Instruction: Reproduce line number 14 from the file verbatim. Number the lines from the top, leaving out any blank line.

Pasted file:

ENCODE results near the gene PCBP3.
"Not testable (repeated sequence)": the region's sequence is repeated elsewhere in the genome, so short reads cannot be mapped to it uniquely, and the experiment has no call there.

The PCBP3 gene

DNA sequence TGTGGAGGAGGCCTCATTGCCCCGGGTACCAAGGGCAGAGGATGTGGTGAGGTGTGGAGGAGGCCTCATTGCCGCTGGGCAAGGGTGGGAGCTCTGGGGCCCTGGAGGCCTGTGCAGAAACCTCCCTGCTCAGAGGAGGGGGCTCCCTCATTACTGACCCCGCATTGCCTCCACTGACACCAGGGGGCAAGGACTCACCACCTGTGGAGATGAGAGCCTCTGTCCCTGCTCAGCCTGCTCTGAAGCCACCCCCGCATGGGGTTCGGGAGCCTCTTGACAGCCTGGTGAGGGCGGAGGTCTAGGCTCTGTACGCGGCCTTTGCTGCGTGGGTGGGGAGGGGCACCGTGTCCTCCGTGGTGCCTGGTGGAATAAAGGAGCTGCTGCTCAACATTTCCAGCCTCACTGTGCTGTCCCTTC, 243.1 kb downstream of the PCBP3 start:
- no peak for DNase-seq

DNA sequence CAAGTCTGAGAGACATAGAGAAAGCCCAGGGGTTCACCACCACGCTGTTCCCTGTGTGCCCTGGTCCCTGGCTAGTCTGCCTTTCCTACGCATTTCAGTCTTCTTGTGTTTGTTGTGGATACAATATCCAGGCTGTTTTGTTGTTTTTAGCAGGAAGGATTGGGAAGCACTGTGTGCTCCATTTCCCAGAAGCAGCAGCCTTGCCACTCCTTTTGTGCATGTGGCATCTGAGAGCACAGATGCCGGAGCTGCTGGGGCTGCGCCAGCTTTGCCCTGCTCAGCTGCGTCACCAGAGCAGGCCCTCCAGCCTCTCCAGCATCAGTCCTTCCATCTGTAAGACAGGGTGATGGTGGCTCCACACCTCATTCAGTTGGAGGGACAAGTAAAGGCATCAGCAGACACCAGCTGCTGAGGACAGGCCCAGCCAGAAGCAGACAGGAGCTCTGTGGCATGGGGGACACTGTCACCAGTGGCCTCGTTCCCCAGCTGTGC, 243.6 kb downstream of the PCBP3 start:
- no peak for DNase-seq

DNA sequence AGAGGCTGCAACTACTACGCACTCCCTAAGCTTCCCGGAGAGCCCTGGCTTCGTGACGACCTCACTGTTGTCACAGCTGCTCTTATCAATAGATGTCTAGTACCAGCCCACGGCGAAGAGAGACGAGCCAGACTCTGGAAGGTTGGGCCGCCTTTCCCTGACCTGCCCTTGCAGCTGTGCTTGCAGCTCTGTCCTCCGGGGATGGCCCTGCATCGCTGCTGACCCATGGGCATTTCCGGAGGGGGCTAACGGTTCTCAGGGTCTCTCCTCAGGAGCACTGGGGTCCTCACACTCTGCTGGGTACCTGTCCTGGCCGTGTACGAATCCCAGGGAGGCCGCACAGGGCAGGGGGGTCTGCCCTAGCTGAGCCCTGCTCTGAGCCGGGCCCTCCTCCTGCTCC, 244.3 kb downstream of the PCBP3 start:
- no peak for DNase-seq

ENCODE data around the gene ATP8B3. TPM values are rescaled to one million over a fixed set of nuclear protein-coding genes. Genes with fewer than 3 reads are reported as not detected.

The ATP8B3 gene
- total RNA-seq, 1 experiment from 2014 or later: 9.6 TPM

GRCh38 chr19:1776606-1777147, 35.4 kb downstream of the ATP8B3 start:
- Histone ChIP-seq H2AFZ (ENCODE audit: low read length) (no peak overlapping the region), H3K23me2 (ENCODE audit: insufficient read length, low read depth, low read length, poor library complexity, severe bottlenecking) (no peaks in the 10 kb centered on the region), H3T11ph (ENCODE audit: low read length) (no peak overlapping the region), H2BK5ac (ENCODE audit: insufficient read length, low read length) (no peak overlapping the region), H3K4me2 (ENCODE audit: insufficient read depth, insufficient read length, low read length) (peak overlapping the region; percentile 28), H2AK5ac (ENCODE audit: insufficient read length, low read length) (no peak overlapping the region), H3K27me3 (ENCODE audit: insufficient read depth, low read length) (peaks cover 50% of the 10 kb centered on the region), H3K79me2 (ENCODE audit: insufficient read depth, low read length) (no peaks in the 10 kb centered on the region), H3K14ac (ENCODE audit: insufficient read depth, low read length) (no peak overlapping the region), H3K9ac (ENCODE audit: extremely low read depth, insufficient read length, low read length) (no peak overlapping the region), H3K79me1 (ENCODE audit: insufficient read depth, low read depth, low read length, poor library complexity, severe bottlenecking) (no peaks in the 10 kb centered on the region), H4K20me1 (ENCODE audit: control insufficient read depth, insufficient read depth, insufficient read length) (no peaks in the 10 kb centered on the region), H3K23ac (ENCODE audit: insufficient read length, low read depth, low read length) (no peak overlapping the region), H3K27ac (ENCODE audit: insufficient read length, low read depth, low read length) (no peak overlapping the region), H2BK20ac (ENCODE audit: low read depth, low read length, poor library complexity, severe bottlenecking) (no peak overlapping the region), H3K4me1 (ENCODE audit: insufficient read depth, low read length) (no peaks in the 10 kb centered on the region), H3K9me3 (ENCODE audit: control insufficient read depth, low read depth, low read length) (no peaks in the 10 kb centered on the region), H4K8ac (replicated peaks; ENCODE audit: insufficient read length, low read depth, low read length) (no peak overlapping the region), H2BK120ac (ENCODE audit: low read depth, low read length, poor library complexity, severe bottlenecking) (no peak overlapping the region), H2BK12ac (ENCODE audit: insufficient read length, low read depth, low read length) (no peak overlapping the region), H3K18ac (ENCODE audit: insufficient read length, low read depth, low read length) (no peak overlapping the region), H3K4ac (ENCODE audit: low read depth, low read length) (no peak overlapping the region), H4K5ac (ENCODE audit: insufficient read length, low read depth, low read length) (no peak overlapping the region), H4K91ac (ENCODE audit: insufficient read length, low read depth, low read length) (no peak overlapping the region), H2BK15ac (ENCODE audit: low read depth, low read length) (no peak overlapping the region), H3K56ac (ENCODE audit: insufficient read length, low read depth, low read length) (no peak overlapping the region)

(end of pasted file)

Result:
- Histone ChIP-seq H2AFZ (ENCODE audit: low read length) (no peak overlapping the region), H3K23me2 (ENCODE audit: insufficient read length, low read depth, low read length, poor library complexity, severe bottlenecking) (no peaks in the 10 kb centered on the region), H3T11ph (ENCODE audit: low read length) (no peak overlapping the region), H2BK5ac (ENCODE audit: insufficient read length, low read length) (no peak overlapping the region), H3K4me2 (ENCODE audit: insufficient read depth, insufficient read length, low read length) (peak overlapping the region; percentile 28), H2AK5ac (ENCODE audit: insufficient read length, low read length) (no peak overlapping the region), H3K27me3 (ENCODE audit: insufficient read depth, low read length) (peaks cover 50% of the 10 kb centered on the region), H3K79me2 (ENCODE audit: insufficient read depth, low read length) (no peaks in the 10 kb centered on the region), H3K14ac (ENCODE audit: insufficient read depth, low read length) (no peak overlapping the region), H3K9ac (ENCODE audit: extremely low read depth, insufficient read length, low read length) (no peak overlapping the region), H3K79me1 (ENCODE audit: insufficient read depth, low read depth, low read length, poor library complexity, severe bottlenecking) (no peaks in the 10 kb centered on the region), H4K20me1 (ENCODE audit: control insufficient read depth, insufficient read depth, insufficient read length) (no peaks in the 10 kb centered on the region), H3K23ac (ENCODE audit: insufficient read length, low read depth, low read length) (no peak overlapping the region), H3K27ac (ENCODE audit: insufficient read length, low read depth, low read length) (no peak overlapping the region), H2BK20ac (ENCODE audit: low read depth, low read length, poor library complexity, severe bottlenecking) (no peak overlapping the region), H3K4me1 (ENCODE audit: insufficient read depth, low read length) (no peaks in the 10 kb centered on the region), H3K9me3 (ENCODE audit: control insufficient read depth, low read depth, low read length) (no peaks in the 10 kb centered on the region), H4K8ac (replicated peaks; ENCODE audit: insufficient read length, low read depth, low read length) (no peak overlapping the region), H2BK120ac (ENCODE audit: low read depth, low read length, poor library complexity, severe bottlenecking) (no peak overlapping the region), H2BK12ac (ENCODE audit: insufficient read length, low read depth, low read length) (no peak overlapping the region), H3K18ac (ENCODE audit: insufficient read length, low read depth, low read length) (no peak overlapping the region), H3K4ac (ENCODE audit: low read depth, low read length) (no peak overlapping the region), H4K5ac (ENCODE audit: insufficient read length, low read depth, low read length) (no peak overlapping the region), H4K91ac (ENCODE audit: insufficient read length, low read depth, low read length) (no peak overlapping the region), H2BK15ac (ENCODE audit: low read depth, low read length) (no peak overlapping the region), H3K56ac (ENCODE audit: insufficient read length, low read depth, low read length) (no peak overlapping the region)